Prostate cancer is a relatively common type of cancer among men above 50 years of age. Prostate is a small walnut-sized gland located above the urinary bladder, surrounding the upper part of the urethra. This form of cancer usually remains unnoticed as no symptoms appear in the early stages of the disease. As the disease progresses, the cancer may spread to other areas of the pelvis and may cause obstruction in urinary outflow or bone pain.
Prostate cancer is reported to be the second leading cause of cancer death among men. Among all the diagnostic tests commonly carried out to screen prostate cancer, Prostate-Specific Antigen (PSA) blood test is the most effective one. It detects upto eighty percent of prostate cancers but a chance of false-positive is high with this test.
A new form of the Prostate-Specific Antigen (PSA) test called Complexed PSA or cPSA is now available to screen for prostate cancer. Some organizations are touting cPSA as a more accurate form of PSA blood testing for the detection of early stage prostate cancer, but an abnormal result does not constitute conclusive diagnosis of cancer.
PSA exists in three major forms in the blood: 1) free, 2) bound to a protein called alpha-1-antichymotrypsin and 3) bound to another protein called alpha-2-macroglobulin. People with prostate cancer have more of the form bound to alpha-1-antichymotrypsin and less of the free form as compared to healthy men or those with benign diseases of the prostate. Initial screening for prostate cancer commonly uses the total PSA test, which measures all but the third form of PSA. In case slightly elevated results appear then a follow-up test to measure free PSA is recommended. This however leads to many false-positive and false-negative results. Whereas the new cPSA test would replace these so that only a single screening test would be needed.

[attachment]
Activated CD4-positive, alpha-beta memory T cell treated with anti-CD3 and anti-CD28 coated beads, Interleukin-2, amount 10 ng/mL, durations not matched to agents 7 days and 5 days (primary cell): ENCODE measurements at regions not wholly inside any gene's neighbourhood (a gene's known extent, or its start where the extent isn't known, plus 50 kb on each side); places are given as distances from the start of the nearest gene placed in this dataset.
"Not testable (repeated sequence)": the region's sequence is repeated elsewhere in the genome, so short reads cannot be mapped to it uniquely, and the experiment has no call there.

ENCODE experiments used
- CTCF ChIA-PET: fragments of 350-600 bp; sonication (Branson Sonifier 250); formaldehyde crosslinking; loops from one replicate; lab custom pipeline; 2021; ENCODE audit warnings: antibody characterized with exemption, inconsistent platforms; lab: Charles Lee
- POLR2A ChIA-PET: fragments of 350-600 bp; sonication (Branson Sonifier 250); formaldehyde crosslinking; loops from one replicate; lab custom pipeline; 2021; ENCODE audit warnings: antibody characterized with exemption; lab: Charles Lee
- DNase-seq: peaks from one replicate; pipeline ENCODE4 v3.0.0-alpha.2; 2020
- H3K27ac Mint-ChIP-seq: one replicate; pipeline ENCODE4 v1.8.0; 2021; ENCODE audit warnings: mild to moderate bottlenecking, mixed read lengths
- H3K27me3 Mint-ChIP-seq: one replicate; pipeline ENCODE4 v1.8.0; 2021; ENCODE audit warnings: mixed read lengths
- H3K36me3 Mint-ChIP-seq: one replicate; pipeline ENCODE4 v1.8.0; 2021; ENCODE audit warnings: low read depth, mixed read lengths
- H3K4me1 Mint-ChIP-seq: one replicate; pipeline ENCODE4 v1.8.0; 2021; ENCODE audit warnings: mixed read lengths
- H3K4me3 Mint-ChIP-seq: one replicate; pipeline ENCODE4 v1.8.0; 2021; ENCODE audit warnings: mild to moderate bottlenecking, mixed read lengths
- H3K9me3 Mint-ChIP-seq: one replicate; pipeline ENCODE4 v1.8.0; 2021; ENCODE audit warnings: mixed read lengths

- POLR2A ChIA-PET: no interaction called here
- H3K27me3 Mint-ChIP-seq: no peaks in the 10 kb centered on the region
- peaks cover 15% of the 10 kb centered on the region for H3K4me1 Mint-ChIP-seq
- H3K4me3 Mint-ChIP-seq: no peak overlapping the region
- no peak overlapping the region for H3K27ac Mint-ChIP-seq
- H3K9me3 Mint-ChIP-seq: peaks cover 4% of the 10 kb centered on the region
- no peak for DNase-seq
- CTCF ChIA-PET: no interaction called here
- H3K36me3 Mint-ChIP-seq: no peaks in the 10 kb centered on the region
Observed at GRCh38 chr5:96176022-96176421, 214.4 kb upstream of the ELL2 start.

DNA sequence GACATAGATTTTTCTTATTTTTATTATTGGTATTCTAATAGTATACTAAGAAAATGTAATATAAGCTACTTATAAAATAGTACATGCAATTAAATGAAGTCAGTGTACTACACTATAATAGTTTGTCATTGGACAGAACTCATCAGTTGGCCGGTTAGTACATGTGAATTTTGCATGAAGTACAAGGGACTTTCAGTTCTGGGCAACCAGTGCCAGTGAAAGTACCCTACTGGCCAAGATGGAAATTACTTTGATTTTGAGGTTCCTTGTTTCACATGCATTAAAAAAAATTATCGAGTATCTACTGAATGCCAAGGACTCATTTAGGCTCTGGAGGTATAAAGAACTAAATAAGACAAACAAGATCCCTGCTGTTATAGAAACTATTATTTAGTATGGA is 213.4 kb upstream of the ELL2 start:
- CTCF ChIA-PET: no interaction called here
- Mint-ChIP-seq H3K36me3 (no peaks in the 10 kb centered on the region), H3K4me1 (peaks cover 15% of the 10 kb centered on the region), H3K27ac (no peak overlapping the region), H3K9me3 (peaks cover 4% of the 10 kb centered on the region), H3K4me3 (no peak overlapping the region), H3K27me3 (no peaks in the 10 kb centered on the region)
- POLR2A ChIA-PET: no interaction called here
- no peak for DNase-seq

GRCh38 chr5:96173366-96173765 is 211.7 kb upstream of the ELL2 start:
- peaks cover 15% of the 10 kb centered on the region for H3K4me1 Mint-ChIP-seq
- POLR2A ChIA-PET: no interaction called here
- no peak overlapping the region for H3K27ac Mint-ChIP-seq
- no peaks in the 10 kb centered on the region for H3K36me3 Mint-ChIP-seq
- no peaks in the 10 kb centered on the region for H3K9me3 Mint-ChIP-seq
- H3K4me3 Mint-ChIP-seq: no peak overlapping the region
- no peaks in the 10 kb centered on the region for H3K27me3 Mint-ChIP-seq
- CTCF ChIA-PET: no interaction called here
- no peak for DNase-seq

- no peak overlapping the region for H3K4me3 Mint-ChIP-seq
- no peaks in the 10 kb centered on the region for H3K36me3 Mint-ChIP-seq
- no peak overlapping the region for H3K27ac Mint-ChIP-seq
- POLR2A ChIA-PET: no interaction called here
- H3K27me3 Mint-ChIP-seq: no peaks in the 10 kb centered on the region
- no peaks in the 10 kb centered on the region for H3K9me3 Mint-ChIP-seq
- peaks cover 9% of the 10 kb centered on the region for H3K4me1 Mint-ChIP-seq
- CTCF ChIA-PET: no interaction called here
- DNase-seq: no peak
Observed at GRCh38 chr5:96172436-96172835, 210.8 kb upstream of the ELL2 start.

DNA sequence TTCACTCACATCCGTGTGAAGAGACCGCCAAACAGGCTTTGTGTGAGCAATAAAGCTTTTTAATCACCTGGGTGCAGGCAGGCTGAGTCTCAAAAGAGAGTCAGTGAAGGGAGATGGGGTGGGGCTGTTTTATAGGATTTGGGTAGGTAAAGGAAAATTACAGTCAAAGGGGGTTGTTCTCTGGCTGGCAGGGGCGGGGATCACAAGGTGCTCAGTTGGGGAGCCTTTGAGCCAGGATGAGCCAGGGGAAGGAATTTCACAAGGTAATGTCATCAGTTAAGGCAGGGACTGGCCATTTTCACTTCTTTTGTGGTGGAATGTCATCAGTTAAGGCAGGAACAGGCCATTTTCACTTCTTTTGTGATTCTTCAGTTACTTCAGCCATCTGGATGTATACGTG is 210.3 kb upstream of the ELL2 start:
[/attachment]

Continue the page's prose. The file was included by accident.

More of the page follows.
According to a large scale study that included researchers from John Hopkins and the New York University School of Medicine, the cPSA test demonstrated improved specificity a over total PSA assay, reducing the number of false-positives and leading the investigators to conclude that cPSA could be used as a first-line test for prostate cancer screening.
Doctors mostly recommend that men above 50 years should get themselves screened for prostate cancer even though they may not have any symptoms. However, one must consult a doctor before undergoing this test.